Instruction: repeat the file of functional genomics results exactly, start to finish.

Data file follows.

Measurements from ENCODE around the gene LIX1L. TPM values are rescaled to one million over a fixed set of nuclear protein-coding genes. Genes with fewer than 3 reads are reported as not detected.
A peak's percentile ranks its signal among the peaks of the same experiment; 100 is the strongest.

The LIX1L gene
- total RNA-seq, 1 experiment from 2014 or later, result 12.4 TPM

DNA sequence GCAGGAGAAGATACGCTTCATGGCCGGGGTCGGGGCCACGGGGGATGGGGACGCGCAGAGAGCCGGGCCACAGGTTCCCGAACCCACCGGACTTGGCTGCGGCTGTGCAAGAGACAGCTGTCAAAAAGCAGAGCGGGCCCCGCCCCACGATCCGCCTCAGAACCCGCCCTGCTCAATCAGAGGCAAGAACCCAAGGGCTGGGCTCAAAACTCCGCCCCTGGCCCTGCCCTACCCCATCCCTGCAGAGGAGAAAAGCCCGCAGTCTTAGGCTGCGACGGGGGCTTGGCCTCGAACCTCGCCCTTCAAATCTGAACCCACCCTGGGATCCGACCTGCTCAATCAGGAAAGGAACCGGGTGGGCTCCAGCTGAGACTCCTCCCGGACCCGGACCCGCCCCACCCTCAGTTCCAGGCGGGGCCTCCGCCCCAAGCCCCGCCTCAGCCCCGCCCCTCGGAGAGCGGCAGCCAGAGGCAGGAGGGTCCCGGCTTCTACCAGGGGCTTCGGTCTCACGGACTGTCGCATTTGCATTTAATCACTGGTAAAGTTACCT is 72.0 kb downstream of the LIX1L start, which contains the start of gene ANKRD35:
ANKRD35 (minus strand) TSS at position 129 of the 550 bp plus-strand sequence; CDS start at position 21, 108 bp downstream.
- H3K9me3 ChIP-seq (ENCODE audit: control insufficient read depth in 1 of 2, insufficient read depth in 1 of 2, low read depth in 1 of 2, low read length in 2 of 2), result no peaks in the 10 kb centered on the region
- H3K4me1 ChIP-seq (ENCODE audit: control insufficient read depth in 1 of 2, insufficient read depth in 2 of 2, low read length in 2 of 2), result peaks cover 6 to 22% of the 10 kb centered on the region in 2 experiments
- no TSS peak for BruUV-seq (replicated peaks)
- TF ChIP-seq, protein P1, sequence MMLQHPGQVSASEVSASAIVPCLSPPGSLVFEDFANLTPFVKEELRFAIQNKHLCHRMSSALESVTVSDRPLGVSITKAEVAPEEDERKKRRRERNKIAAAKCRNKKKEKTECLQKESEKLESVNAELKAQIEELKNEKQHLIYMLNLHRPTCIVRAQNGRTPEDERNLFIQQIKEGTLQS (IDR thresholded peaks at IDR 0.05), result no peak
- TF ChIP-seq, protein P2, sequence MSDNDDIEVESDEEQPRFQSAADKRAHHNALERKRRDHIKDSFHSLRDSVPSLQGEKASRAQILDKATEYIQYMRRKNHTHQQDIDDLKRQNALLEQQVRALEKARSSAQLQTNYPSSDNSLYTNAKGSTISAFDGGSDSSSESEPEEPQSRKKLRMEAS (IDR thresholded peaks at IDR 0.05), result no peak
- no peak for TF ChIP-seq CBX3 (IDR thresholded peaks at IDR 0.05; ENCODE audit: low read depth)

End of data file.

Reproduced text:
Measurements from ENCODE around the gene LIX1L. TPM values are rescaled to one million over a fixed set of nuclear protein-coding genes. Genes with fewer than 3 reads are reported as not detected.
A peak's percentile ranks its signal among the peaks of the same experiment; 100 is the strongest.

The LIX1L gene
- total RNA-seq, 1 experiment from 2014 or later, result 12.4 TPM

DNA sequence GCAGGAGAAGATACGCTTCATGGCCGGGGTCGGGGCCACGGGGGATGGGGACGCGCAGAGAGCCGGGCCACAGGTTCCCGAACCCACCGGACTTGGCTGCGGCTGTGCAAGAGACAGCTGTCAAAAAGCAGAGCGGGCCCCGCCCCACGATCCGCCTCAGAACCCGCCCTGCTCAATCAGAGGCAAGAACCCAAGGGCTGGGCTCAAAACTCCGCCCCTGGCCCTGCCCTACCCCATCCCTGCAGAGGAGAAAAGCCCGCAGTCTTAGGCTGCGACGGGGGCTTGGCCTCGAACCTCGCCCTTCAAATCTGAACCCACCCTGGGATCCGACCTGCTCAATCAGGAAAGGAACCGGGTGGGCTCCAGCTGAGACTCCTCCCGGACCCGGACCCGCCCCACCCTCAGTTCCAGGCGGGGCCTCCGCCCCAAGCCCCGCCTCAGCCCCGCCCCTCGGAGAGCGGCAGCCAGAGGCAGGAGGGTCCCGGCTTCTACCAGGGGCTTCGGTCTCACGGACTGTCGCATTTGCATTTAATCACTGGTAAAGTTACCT is 72.0 kb downstream of the LIX1L start, which contains the start of gene ANKRD35:
ANKRD35 (minus strand) TSS at position 129 of the 550 bp plus-strand sequence; CDS start at position 21, 108 bp downstream.
- H3K9me3 ChIP-seq (ENCODE audit: control insufficient read depth in 1 of 2, insufficient read depth in 1 of 2, low read depth in 1 of 2, low read length in 2 of 2), result no peaks in the 10 kb centered on the region
- H3K4me1 ChIP-seq (ENCODE audit: control insufficient read depth in 1 of 2, insufficient read depth in 2 of 2, low read length in 2 of 2), result peaks cover 6 to 22% of the 10 kb centered on the region in 2 experiments
- no TSS peak for BruUV-seq (replicated peaks)
- TF ChIP-seq, protein P1, sequence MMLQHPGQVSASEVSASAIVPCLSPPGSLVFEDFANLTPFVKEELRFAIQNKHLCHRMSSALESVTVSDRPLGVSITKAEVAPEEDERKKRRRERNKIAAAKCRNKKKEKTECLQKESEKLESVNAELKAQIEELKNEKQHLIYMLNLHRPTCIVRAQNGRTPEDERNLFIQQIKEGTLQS (IDR thresholded peaks at IDR 0.05), result no peak
- TF ChIP-seq, protein P2, sequence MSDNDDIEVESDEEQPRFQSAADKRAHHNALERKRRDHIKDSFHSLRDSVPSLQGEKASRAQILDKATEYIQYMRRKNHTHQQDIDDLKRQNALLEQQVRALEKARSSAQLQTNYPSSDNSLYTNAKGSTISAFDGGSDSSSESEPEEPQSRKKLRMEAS (IDR thresholded peaks at IDR 0.05), result no peak
- no peak for TF ChIP-seq CBX3 (IDR thresholded peaks at IDR 0.05; ENCODE audit: low read depth)